When director Ridley Scott’s career is finally appraised, it will require some new form of virtual media that includes dazzling clips of movie magic, manic hand gestures, sounds of great exasperation, excited mini-diagrams, reams of financial data, the snarky re-enactment of crap dialogue and stodgy acting, all scored to synthed-up Vangelis.
Other than Steven Spielberg, no mainstream director who started his career in the 1970s has created so many lasting images in a field of outright dross. Scorsese? Coppola? Lucas? Friedkin? All have generated their share of gold and their truckloads of crap, but they’re not even close.
Indeed, like Spielberg, Scott has directed a near classic war film (Black Hawk Down), small human dramas without humans and drama (A Good Year), a revisionist historical pic or two (Gladiator, Kingdom of Heaven), and two sci-fi films that completely changed cinema forever.
Scott’s Alien is his E.T, Blade Runner his Close Encounters of the Third Kind. This comparison is important because it reveals how ice-cold a sensibility Ridley Scott has always brought to popcorn pictures. And he hasn’t just influenced cinema: he has produced some of the more lasting pieces of advertising in television history, none more so than the 1984 ad for Apple. Amazingly, that slice of dystopian nightmarishness actually sold computers and launched an iconic brand, a testament to the fact that nothing trumps a defined visual style, an utter lack of compromise, and the hosing of millions of dollars at a screen, small, large or otherwise.
Which brings us directly to Prometheus, the is-it-an-Alien-prequel? currently manning the decks at a multiplex near you. It is a stunningly rendered, ultimately stupid film with one scene so perfect in its mixture of gore, pacing and terror that no one else in the history of the medium could have pulled it off. Prometheus is, from the first frame, a Ridley Scott film. This is both a good and a bad thing.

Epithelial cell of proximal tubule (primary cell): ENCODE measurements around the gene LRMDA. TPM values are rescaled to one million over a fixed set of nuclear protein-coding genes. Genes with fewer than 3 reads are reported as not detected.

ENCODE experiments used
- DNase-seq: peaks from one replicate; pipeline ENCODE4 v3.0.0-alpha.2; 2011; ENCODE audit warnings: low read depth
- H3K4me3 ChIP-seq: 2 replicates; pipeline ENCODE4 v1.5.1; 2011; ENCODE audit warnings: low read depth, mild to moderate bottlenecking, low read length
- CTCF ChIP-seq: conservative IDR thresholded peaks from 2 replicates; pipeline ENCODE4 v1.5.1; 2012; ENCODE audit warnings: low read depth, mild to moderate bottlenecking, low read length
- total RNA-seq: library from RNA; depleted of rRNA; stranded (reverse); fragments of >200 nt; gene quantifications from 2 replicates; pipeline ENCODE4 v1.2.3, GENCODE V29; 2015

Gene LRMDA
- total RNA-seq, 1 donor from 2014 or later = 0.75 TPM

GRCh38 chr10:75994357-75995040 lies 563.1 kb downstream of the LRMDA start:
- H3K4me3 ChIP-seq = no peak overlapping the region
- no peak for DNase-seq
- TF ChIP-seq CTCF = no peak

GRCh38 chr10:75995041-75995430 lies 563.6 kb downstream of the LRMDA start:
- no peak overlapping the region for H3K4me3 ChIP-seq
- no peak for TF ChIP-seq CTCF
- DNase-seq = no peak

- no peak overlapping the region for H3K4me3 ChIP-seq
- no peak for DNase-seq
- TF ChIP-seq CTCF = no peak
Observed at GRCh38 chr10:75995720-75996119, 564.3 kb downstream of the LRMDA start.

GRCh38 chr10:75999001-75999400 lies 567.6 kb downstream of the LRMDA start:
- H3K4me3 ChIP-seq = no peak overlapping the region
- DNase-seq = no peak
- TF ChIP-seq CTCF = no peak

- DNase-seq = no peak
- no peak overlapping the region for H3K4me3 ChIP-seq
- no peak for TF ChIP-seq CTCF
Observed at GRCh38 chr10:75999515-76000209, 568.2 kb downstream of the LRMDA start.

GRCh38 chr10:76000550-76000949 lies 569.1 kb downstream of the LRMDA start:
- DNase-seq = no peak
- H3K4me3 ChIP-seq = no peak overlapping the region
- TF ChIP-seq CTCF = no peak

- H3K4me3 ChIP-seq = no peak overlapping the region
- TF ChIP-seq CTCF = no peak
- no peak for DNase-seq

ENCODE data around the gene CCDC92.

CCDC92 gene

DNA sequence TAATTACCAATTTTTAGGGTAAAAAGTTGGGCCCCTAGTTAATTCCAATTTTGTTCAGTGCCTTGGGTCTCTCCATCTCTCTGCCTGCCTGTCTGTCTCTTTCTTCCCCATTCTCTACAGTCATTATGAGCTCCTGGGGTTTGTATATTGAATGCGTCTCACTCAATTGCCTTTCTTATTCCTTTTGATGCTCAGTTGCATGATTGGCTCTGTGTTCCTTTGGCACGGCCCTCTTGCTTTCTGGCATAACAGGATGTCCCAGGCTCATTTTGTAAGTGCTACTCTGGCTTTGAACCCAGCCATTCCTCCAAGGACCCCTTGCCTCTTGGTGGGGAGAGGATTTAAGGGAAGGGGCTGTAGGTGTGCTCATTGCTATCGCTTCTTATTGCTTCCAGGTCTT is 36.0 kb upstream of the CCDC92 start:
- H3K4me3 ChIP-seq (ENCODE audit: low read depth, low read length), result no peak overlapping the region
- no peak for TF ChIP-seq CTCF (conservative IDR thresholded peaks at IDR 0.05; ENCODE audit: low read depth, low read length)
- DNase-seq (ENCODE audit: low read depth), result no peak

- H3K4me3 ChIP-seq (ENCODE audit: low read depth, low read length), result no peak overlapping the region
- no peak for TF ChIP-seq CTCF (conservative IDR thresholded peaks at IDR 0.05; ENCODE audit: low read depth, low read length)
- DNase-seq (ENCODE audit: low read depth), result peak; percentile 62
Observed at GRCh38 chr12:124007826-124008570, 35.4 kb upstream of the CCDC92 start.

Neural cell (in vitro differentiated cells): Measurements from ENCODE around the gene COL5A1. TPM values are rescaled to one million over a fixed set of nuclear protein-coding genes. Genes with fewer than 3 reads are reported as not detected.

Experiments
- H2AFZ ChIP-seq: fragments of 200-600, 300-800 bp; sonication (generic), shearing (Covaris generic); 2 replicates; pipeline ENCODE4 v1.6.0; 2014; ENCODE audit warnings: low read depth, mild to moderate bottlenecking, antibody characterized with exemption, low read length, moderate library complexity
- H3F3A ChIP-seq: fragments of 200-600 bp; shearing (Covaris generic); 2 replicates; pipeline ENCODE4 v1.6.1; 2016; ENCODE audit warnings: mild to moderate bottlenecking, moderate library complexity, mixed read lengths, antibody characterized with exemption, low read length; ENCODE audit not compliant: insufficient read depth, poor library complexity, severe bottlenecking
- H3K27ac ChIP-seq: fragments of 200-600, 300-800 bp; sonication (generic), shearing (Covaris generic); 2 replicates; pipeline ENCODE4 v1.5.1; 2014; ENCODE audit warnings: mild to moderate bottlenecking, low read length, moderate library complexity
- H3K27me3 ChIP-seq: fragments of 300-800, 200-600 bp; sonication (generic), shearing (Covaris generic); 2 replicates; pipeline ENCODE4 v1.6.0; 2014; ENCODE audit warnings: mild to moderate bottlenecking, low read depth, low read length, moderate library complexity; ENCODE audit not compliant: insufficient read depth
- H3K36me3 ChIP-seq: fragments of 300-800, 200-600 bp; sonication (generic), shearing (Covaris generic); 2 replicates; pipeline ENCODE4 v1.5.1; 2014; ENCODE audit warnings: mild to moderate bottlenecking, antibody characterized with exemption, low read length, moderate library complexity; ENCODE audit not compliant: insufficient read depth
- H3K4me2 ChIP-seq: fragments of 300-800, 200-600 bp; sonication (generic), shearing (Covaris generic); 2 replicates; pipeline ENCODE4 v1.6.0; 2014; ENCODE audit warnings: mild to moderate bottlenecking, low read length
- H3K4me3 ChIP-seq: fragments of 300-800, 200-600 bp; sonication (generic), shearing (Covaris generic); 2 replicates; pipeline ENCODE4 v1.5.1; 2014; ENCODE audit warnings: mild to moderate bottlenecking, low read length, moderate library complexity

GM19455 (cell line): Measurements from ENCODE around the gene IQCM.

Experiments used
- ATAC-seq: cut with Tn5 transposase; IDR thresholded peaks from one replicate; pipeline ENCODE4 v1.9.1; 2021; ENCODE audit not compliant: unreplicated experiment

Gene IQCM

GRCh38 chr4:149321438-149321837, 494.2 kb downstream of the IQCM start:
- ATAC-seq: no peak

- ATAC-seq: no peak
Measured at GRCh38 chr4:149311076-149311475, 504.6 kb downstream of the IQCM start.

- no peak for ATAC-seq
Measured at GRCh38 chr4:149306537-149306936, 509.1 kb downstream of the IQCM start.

First, the good. Lord, never has a couple of hundred million dollars looked so fabulous. If Avatar set the bar for 3-D filmmaking, Prometheus raises it. The colour palette is muted bruise, just before it flares into ugly purple. The efficient prologue, filmed in Iceland (the only time this picture spares any expense, and that’s because Iceland is broke), introduces us to a muscled humanoid who kicks off some sort of DNA sequence, which we presume to be the start of life on earth. God? Nope—this, we learn later, is an Engineer, a species that generates life in distant planets just for the kick of it.
Flash forward about a billion millennia, and we meet Elizabeth Shaw (the Swedish Girl with the Dragon Tattoo’s Noomi Rapace), a crucifix-wearing scientist who finds a cave with what she takes to be a scrawled invitation from the Engineers: drop by a distant planet, and meet your maker. Backed by the shadowy—aren’t Scott’s corporate hacks always shadowy?—Peter Weyland (a typically superb Guy Pearce), and off we go.